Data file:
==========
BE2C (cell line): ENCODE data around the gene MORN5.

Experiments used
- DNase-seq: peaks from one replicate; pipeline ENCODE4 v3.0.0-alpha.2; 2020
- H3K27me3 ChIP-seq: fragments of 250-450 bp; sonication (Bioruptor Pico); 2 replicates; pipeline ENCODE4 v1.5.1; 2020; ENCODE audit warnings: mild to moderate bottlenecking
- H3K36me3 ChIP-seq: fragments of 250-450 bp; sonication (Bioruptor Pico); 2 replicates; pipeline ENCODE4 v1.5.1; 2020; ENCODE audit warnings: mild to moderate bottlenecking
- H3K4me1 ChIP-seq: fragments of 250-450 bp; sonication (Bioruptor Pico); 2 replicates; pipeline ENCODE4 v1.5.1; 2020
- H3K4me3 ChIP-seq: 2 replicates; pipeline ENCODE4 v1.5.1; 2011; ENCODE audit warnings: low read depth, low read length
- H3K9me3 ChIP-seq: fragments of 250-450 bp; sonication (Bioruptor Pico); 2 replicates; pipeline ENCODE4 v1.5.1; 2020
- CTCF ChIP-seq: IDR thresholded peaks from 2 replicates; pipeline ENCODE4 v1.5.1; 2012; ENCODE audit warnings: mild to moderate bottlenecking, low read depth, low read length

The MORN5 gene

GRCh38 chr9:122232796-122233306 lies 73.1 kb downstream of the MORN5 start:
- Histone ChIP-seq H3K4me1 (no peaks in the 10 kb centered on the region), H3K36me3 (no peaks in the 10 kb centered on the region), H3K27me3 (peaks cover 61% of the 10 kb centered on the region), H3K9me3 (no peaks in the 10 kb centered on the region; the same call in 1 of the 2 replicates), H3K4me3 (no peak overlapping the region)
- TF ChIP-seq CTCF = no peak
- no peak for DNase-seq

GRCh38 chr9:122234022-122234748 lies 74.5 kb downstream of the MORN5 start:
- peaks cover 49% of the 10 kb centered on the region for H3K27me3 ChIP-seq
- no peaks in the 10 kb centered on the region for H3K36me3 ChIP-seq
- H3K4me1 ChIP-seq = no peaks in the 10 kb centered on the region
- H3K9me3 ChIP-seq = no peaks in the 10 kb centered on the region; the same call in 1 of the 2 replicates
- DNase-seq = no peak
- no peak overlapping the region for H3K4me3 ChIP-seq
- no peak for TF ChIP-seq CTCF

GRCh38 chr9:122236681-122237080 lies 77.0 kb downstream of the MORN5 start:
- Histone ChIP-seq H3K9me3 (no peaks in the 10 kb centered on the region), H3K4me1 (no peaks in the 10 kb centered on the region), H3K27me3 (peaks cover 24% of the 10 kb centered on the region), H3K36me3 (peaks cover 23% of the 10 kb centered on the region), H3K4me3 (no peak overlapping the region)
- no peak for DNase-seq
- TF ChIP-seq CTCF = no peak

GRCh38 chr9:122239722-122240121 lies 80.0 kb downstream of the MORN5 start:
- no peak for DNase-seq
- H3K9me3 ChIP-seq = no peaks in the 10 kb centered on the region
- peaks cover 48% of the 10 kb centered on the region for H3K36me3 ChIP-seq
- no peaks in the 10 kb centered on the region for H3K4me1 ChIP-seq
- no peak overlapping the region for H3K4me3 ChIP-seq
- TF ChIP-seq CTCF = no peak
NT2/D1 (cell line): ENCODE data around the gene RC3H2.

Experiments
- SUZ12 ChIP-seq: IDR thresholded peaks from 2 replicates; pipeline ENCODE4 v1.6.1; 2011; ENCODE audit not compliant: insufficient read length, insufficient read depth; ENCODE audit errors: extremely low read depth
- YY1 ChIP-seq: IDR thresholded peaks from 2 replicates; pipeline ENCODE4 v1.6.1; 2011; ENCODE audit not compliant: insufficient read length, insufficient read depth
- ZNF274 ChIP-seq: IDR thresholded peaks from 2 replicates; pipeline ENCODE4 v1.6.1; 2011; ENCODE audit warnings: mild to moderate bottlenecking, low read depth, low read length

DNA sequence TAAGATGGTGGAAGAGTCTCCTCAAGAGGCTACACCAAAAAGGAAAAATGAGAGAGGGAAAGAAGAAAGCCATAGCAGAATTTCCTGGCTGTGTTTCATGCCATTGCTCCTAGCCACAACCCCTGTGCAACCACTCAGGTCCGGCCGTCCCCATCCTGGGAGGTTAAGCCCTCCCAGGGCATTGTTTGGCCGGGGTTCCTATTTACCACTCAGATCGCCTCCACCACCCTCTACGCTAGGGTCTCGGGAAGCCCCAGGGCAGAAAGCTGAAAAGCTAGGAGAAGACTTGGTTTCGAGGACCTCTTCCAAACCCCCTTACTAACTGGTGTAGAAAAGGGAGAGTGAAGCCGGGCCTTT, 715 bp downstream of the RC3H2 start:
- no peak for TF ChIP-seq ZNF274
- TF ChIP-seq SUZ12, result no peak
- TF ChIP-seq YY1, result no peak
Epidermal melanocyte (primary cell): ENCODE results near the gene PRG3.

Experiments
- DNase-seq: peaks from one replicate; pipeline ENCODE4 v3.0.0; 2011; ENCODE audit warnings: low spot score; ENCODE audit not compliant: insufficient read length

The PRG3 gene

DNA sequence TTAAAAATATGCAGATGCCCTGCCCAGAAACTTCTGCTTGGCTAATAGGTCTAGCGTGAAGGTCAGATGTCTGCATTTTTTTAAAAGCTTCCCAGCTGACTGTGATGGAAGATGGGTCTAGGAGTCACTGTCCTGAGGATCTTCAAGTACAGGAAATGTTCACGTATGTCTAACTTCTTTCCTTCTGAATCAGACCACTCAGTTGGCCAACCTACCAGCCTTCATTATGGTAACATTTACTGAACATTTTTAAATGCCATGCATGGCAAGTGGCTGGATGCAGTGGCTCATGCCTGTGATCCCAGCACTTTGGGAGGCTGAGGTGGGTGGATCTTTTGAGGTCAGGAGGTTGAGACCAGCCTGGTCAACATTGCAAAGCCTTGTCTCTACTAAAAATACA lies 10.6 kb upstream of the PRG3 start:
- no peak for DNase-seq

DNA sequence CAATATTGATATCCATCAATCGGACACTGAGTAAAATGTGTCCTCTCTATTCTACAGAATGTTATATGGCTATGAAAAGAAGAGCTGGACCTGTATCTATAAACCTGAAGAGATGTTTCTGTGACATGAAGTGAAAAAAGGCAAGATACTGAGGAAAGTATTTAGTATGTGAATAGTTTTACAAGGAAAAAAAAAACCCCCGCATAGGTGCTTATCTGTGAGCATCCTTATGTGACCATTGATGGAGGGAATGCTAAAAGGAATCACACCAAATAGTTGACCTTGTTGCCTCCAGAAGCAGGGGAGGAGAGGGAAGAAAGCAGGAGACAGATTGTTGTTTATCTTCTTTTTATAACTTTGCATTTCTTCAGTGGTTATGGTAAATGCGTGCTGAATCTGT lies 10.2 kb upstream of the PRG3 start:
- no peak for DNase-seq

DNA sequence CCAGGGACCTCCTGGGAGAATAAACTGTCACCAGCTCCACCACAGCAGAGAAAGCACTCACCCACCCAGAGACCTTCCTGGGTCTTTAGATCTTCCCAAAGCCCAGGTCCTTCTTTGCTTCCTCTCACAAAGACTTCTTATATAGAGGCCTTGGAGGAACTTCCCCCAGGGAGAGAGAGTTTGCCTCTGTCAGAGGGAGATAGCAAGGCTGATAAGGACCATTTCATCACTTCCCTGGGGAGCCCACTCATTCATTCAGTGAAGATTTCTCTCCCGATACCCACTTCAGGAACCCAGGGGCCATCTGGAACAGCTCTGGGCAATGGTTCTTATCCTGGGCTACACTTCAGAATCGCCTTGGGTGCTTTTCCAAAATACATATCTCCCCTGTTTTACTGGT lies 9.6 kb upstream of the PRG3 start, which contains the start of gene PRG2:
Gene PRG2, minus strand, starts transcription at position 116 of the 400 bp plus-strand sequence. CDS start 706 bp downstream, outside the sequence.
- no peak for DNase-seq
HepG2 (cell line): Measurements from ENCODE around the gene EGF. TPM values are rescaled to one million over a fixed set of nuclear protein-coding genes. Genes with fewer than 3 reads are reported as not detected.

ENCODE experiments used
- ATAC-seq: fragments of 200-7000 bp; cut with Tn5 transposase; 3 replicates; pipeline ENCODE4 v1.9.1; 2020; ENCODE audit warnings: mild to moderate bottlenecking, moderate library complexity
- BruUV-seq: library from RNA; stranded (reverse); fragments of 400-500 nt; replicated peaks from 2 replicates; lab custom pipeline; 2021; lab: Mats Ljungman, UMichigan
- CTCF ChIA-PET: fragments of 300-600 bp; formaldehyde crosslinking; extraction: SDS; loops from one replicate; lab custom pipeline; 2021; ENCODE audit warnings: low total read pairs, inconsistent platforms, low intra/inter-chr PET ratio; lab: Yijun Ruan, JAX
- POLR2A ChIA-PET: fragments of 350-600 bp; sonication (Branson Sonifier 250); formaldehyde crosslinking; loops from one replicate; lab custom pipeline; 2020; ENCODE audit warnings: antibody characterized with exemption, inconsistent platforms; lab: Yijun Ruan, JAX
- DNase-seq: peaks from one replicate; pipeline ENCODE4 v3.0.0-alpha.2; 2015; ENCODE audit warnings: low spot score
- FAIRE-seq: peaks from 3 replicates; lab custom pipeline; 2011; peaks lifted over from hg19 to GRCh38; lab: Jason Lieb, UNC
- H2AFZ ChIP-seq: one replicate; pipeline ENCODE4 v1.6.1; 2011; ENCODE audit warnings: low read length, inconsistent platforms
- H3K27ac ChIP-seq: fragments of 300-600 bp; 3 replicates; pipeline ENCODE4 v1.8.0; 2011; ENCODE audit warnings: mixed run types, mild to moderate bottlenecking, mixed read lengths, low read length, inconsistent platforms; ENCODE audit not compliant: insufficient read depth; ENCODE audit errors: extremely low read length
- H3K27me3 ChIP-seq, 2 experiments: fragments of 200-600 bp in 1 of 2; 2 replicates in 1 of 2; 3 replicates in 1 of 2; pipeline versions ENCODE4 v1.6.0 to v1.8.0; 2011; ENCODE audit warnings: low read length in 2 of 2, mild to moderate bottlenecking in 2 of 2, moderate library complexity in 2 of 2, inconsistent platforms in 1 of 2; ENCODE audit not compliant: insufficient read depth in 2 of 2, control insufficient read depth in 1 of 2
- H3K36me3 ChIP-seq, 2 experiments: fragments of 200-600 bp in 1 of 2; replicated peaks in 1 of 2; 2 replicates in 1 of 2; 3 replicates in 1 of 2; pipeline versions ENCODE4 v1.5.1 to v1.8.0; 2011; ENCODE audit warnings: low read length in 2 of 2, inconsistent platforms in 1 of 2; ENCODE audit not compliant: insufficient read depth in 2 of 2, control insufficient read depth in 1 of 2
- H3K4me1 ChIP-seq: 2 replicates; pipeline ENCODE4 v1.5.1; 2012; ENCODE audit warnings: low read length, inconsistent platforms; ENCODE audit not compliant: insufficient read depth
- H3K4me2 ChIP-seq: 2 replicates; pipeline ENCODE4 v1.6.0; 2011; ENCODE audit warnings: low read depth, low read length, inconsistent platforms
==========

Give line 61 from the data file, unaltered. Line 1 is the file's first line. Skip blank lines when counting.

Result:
- FAIRE-seq: peaks from 3 replicates; lab custom pipeline; 2011; peaks lifted over from hg19 to GRCh38; lab: Jason Lieb, UNC